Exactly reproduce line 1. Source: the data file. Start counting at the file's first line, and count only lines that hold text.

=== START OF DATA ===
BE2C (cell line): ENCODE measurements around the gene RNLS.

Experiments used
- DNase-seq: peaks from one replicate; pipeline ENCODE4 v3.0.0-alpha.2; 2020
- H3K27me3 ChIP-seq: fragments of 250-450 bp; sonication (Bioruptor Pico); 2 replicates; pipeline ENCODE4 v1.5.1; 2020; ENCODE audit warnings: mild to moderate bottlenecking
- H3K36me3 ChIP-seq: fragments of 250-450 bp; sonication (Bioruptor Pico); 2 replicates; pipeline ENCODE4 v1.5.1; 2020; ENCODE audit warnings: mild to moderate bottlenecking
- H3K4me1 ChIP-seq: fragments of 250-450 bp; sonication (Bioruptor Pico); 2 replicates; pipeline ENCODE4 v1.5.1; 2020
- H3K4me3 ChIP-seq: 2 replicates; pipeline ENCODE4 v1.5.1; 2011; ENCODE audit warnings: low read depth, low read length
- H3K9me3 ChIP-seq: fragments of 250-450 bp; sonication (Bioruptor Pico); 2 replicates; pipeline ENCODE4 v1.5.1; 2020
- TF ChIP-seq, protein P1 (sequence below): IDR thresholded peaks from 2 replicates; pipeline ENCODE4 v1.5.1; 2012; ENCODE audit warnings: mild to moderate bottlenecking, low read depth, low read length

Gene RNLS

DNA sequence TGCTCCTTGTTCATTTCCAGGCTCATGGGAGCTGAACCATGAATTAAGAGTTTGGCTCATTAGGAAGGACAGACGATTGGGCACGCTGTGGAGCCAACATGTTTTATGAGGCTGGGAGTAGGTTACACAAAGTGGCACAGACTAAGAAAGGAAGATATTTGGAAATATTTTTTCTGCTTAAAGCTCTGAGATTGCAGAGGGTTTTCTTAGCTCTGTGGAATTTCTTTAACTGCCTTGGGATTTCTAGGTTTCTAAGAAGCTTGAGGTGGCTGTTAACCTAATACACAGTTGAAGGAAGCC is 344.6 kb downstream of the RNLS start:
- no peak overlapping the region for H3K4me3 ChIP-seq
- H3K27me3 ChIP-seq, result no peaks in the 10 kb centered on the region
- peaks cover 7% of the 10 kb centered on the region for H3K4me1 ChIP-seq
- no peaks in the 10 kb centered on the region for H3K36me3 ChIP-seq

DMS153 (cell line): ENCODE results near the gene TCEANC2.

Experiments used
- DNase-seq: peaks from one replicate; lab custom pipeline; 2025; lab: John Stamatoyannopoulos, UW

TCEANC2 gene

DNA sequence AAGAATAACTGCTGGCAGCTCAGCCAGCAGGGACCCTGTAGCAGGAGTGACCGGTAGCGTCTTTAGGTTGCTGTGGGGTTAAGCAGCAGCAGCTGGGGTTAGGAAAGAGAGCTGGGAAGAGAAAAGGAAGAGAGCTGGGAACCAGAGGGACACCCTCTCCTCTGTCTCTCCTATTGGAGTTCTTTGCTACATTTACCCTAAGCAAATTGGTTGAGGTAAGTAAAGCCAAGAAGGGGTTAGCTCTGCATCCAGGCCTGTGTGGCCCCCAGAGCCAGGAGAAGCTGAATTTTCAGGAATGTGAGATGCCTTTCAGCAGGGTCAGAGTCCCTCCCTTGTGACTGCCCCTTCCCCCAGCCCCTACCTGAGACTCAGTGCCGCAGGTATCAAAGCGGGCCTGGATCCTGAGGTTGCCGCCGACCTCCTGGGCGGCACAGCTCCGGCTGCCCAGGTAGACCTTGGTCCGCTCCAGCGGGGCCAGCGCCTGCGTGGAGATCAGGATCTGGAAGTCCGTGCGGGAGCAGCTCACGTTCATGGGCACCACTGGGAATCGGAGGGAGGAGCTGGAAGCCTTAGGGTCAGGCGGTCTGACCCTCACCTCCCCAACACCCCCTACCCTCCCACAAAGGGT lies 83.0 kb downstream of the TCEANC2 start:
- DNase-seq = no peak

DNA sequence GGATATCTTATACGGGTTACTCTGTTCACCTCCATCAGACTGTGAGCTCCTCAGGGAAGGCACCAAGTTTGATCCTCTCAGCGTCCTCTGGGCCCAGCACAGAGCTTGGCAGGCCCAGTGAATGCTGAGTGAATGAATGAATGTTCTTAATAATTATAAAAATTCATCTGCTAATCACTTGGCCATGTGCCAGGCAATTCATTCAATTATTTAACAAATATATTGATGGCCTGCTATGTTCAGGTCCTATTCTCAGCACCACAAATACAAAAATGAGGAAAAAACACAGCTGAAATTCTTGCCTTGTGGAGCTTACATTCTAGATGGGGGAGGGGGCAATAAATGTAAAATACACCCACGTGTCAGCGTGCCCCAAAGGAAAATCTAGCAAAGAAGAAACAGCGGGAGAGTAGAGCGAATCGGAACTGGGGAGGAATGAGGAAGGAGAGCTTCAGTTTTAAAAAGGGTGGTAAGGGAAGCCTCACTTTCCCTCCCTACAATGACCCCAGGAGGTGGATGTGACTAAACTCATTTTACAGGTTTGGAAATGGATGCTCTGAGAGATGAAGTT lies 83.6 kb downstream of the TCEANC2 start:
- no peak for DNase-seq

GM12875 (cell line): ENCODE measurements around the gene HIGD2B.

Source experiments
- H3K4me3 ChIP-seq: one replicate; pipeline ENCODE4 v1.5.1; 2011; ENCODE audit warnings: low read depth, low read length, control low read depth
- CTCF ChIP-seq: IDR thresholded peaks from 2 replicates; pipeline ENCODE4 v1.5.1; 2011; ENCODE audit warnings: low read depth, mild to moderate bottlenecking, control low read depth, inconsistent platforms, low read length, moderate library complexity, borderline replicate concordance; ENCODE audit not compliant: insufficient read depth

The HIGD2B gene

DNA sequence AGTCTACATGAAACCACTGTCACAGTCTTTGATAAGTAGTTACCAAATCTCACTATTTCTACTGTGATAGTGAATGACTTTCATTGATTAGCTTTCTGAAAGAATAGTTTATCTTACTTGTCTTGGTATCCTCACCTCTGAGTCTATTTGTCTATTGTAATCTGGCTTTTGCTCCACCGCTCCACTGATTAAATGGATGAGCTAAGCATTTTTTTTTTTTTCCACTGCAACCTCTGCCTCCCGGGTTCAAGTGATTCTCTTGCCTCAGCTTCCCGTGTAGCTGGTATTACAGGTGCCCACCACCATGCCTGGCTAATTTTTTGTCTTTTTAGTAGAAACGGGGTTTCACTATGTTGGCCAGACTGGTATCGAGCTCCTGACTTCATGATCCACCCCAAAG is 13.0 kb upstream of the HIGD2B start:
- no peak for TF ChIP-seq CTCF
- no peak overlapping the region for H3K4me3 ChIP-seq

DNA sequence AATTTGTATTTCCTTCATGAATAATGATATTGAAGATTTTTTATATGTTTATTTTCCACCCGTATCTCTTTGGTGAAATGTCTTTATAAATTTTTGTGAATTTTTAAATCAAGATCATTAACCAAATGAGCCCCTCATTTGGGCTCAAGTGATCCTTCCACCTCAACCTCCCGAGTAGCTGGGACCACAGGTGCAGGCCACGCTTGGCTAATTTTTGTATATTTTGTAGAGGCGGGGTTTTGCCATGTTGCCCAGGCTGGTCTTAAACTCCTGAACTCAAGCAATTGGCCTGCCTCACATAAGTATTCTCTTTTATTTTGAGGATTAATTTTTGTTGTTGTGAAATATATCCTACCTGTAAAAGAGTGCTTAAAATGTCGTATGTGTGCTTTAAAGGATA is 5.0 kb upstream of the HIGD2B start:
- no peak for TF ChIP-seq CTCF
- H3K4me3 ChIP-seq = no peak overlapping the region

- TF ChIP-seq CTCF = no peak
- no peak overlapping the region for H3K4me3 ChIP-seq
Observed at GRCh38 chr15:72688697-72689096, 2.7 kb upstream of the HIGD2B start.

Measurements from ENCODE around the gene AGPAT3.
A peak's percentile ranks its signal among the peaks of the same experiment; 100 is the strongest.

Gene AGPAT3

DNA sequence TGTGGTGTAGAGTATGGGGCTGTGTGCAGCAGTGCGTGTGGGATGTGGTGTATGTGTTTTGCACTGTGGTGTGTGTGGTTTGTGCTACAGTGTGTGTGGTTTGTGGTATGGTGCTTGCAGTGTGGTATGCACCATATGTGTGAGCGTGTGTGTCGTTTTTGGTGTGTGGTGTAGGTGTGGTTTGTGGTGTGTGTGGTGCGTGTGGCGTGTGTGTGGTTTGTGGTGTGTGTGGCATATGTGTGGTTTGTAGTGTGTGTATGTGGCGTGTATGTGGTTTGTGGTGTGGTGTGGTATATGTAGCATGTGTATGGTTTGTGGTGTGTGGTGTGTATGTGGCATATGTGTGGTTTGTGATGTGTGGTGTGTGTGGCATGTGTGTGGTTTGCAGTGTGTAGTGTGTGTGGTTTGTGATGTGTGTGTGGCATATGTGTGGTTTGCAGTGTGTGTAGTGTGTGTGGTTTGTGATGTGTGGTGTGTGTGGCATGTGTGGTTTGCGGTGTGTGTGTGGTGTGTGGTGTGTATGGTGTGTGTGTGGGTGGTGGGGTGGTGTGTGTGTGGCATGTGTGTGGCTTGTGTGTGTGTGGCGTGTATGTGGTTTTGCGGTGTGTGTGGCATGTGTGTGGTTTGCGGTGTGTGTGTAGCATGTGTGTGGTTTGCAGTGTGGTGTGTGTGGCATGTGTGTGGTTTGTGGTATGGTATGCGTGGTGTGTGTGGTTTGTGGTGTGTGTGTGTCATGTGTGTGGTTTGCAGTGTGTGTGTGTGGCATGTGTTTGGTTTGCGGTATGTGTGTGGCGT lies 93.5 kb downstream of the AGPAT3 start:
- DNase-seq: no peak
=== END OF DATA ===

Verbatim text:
BE2C (cell line): ENCODE measurements around the gene RNLS.